— jack (@jack) May 28, 2020
Dorsey’s remarks followed pointed comments made by Facebook CEO Mark Zuckerberg to Fox News, seeking to contrast Facebook’s claimed ‘neutrality’ when policing its platform with Twitter’s policy of taking a stance on issues such as political advertising (which Twitter does not allow).
“I just believe strongly that Facebook shouldn’t be the arbiter of truth of everything that people say online,” Zuckerberg told the conservative news station. “Private companies… especially these platform companies, shouldn’t be in the position of doing that.”
It’s notable that Dorsey used Zuckerberg’s exact turn of phrase — “arbiter of truth” — to reject Facebook’s attack on Twitter’s policy as a straw man argument.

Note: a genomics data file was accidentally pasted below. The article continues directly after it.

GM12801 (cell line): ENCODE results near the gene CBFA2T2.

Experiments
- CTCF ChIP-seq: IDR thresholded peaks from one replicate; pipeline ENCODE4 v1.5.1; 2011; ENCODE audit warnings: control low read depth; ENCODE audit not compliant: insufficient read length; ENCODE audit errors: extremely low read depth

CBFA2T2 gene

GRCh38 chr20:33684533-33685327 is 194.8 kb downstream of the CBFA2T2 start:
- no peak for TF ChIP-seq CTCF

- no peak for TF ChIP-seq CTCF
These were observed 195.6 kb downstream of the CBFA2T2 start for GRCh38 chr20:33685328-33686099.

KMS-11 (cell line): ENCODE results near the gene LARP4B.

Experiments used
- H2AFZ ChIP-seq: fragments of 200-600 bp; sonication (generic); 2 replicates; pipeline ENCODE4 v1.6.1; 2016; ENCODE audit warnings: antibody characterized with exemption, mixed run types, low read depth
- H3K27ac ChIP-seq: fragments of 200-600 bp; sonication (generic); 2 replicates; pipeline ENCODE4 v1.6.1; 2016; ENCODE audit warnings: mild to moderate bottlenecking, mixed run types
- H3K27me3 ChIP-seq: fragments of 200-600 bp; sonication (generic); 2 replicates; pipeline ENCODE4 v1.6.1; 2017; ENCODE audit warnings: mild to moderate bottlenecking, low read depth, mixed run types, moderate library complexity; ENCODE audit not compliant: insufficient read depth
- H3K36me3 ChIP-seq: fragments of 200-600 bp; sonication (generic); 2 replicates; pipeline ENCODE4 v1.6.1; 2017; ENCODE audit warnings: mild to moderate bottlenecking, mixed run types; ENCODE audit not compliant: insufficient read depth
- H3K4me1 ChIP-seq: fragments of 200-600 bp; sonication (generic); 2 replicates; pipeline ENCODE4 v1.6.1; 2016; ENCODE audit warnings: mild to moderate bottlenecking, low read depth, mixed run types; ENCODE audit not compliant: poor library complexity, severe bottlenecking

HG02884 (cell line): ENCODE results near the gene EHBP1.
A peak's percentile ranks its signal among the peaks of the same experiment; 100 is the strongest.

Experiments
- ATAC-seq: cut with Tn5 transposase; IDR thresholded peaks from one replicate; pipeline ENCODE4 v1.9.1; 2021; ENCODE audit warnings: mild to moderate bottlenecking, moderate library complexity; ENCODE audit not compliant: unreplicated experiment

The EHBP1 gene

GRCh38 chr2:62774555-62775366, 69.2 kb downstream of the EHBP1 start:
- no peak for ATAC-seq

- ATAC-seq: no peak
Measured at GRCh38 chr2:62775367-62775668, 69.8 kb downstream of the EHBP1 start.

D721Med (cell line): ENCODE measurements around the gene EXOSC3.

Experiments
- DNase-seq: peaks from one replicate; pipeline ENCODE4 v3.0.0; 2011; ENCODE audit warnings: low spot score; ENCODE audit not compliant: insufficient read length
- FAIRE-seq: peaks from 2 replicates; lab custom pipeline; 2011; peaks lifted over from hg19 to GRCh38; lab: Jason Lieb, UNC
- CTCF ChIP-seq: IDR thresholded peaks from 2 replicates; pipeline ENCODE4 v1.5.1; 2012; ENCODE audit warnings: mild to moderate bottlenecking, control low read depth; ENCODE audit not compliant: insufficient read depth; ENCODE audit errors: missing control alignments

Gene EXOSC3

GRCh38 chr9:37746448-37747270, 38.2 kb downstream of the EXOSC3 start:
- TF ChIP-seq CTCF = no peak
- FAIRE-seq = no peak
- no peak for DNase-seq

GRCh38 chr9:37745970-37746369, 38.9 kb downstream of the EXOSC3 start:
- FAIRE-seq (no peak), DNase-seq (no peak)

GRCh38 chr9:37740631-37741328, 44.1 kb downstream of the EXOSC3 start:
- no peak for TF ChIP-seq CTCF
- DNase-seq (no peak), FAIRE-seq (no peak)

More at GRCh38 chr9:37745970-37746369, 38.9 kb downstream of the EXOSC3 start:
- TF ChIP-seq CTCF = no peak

Tuesday afternoon saw two big announcements from the tech world in the fight against COVID-19.
First, Jack Dorsey, CEO of Twitter and Square, announced he would give $1 billion to COVID-19-related causes. A few hours later, a group of tech billionaires, including LinkedIn founder Reid Hoffman, Stripe’s Collison brothers, Y Combinator’s Paul Graham and venture capitalist Chris Sacca, announced a rapid-response grant program for researchers working on COVID-19. These two announcements come on the heels of an initiative led by Bill Gates to build factories for the most promising COVID-19 vaccines and a host of smaller efforts by tech industry leaders, including importing and donating personal protective equipment (PPE), building ventilators and supporting local businesses.